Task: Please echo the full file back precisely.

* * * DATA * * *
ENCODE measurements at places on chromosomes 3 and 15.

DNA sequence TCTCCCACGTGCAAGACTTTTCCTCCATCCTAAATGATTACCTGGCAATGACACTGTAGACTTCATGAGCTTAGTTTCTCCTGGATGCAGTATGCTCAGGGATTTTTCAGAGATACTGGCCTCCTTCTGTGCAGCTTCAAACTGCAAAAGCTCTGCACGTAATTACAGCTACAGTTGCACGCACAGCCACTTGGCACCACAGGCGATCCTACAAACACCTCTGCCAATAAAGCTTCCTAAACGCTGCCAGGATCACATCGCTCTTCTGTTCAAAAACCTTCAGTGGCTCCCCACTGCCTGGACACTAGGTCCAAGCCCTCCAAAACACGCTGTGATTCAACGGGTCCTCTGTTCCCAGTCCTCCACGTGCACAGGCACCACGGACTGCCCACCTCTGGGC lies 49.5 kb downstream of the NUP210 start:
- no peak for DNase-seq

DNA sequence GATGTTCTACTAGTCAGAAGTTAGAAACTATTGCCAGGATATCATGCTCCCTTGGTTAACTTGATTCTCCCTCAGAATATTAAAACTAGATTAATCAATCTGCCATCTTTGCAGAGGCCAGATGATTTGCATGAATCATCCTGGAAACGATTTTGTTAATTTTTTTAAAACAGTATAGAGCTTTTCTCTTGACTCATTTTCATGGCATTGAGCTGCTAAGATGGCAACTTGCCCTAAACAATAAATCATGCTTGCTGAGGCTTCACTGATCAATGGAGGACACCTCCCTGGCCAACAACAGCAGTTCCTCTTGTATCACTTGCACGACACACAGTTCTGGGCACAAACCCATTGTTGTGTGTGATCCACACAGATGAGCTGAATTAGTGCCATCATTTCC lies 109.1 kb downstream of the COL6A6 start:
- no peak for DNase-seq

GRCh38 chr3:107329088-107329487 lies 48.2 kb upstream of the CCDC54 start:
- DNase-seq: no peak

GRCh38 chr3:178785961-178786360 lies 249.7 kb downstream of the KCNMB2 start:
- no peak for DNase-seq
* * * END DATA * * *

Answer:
ENCODE measurements at places on chromosomes 3 and 15.

DNA sequence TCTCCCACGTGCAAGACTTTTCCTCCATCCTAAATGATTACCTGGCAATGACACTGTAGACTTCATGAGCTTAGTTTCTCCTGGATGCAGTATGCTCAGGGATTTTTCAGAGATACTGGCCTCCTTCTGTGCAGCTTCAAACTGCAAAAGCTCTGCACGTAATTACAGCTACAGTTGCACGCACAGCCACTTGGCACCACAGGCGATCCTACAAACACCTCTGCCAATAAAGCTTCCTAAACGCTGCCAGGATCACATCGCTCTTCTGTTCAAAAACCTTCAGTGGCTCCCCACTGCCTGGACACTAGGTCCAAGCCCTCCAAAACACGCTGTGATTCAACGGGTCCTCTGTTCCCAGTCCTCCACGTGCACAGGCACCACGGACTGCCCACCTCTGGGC lies 49.5 kb downstream of the NUP210 start:
- no peak for DNase-seq

DNA sequence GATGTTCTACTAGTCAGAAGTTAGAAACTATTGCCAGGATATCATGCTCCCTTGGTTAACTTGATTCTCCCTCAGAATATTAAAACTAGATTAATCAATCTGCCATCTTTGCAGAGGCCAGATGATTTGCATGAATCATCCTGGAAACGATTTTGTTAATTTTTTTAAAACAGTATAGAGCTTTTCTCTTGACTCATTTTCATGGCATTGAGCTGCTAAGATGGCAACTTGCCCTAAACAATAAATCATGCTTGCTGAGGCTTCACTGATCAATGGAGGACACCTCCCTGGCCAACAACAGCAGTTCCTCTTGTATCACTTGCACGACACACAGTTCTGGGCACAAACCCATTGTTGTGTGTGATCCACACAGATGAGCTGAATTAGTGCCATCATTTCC lies 109.1 kb downstream of the COL6A6 start:
- no peak for DNase-seq

GRCh38 chr3:107329088-107329487 lies 48.2 kb upstream of the CCDC54 start:
- DNase-seq: no peak

GRCh38 chr3:178785961-178786360 lies 249.7 kb downstream of the KCNMB2 start:
- no peak for DNase-seq